Light recipe describes a polychromatic spectrum made up of different ratios of spectra such as red:blue and red:far red, which can only be accomplished with light-emitting diodes with different proportions employed in LED light fixtures. Spectral quantum distribution (SQD) plots illustrate the distribution of photon flux per photon wavelength over the photosynthetic and far-red range wavelengths. The SQD plots below show a high-pressure sodium (HPS) light fixture in pink and an LED light fixture shaded in color.

LEDs can provide a wide range of customizable spectral quantum distributions, with the distribution shown below being just one example of a light recipe. LED light fixture manufacturers can provide unique light recipes targeting specific plant responses, including far-red and UV spectra that high-intensity discharge (HID) options cannot offer, as those fixtures cannot produce customizable spectra. The spectrum of double-ended HPS lights can vary by manufacturer, but is not customizable.

Broad spectrum LEDs provide light treatments delivering photons from many or all of the wavelengths across the PAR range, allowing for a greater proportion of blue, red, and far red photons to influence plant growth and development in beneficial ways. The impacts of changes to ratios between blue:red and red:far red are crucial for growers to understand to maximize the benefits of LED solutions.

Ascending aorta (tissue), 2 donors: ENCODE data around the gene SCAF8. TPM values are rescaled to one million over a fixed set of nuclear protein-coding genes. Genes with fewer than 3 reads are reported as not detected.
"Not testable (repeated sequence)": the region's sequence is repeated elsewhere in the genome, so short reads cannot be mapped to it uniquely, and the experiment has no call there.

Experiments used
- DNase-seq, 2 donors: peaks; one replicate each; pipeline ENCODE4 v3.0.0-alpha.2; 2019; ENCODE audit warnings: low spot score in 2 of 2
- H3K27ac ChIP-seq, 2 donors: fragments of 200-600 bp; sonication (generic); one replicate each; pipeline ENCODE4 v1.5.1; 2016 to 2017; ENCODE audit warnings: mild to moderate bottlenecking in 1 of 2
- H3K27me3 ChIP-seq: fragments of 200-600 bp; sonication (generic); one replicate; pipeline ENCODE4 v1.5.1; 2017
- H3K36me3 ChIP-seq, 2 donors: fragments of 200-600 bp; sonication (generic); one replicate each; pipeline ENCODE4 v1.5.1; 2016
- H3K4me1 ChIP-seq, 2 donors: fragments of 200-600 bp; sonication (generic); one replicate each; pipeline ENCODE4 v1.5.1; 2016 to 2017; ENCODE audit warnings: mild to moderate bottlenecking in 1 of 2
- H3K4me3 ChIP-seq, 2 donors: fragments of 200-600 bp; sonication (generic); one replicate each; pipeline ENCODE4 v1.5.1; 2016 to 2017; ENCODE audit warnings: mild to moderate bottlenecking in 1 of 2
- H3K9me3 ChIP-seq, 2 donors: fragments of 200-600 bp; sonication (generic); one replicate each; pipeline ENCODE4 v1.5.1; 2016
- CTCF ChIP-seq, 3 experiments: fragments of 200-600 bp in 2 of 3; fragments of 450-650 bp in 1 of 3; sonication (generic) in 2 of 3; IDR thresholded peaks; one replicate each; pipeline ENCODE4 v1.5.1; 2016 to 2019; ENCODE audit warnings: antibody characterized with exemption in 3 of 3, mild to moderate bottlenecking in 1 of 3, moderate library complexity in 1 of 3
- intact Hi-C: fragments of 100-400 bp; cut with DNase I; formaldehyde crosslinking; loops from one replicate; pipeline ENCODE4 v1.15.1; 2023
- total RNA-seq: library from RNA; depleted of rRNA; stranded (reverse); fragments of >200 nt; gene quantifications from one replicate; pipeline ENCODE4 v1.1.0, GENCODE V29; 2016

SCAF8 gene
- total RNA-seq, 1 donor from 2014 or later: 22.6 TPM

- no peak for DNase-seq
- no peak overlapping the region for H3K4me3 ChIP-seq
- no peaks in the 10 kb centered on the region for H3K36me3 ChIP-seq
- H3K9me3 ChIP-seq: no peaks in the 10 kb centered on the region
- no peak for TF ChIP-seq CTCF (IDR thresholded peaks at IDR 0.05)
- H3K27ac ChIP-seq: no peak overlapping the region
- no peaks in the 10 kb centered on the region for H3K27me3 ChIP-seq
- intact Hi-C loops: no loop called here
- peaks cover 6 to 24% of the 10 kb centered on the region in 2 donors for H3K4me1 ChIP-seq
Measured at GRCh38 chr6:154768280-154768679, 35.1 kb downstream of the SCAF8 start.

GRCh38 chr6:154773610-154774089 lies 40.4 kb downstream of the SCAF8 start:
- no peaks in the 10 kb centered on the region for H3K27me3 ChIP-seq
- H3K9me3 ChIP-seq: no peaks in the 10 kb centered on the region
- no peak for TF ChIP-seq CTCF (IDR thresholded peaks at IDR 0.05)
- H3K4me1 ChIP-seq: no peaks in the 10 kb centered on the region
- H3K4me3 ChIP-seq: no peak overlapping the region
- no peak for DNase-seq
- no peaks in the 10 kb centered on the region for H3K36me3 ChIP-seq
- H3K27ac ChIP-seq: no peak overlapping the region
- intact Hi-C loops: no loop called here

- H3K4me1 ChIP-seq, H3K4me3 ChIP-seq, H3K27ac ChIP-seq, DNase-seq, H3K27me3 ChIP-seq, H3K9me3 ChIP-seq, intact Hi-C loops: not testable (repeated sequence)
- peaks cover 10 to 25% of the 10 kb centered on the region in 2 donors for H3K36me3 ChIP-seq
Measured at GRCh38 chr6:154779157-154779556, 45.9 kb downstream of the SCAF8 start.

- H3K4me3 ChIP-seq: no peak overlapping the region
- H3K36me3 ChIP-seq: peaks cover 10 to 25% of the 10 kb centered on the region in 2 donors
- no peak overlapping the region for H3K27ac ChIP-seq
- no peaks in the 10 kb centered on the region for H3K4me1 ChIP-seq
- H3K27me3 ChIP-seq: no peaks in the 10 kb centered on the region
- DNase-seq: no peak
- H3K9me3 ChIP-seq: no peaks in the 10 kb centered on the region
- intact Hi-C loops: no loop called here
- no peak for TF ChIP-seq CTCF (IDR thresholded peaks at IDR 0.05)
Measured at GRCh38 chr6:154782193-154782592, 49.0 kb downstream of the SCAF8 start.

This chart illustrates electromagnetic (EM) spectrum frequencies and where PAR is found on the EM radiation spectrum.
Chart courtesy of RII

Light Quality Impacts Plant Qualities

While cannabis secondary metabolites are complex, they can be broken down into two basic families of compounds: 1) cannabinoids, of which THC and CBD are just two of more than a hundred; and 2) terpenes, a large family of compounds associated with aroma and taste. GPP (Geranyl pyrophosphate) is a building block in the biosynthesis of cannabinoids and monoterpenes; studies by lighting manufacturers have shown that GPP can be manipulated with light treatments, and those companies are researching the relationship between secondary metabolite expression and light spectra with great interest. Some growers working with them on confidential field studies have found that light quality can influence these branching elements that affect THC and CBD content as well as terpene expression. Research from studies at the Crop Physiology Laboratory at Utah State University has also found spectral effects on cannabinoid synthesis, but these effects are extremely small compared to genetic differences.

Ranging from low to high wavelengths, different quantities of photons in the different portions of the light spectrum affect other aspects of plant expression in both positive and negative ways. Years of study by researchers and in cultivation facilities around the world have established some key findings that cannabis growers can use to create the optimal light treatment for their plants.

Ultraviolet (UVC (100 - 280 nm), UVB (280 - 320 nm), UVA (320 - 400 nm))

Light from the UV spectrum can suppress or inoculate plants against pathogens, according to multiple studies. The Lighting Research Center at Rensselaer Polytechnic Institute has performed experiments with UV lighting on cucumbers, squash, strawberries, and grape cultivars to investigate downy mildew, and UVC was noted to suppress powdery mildew.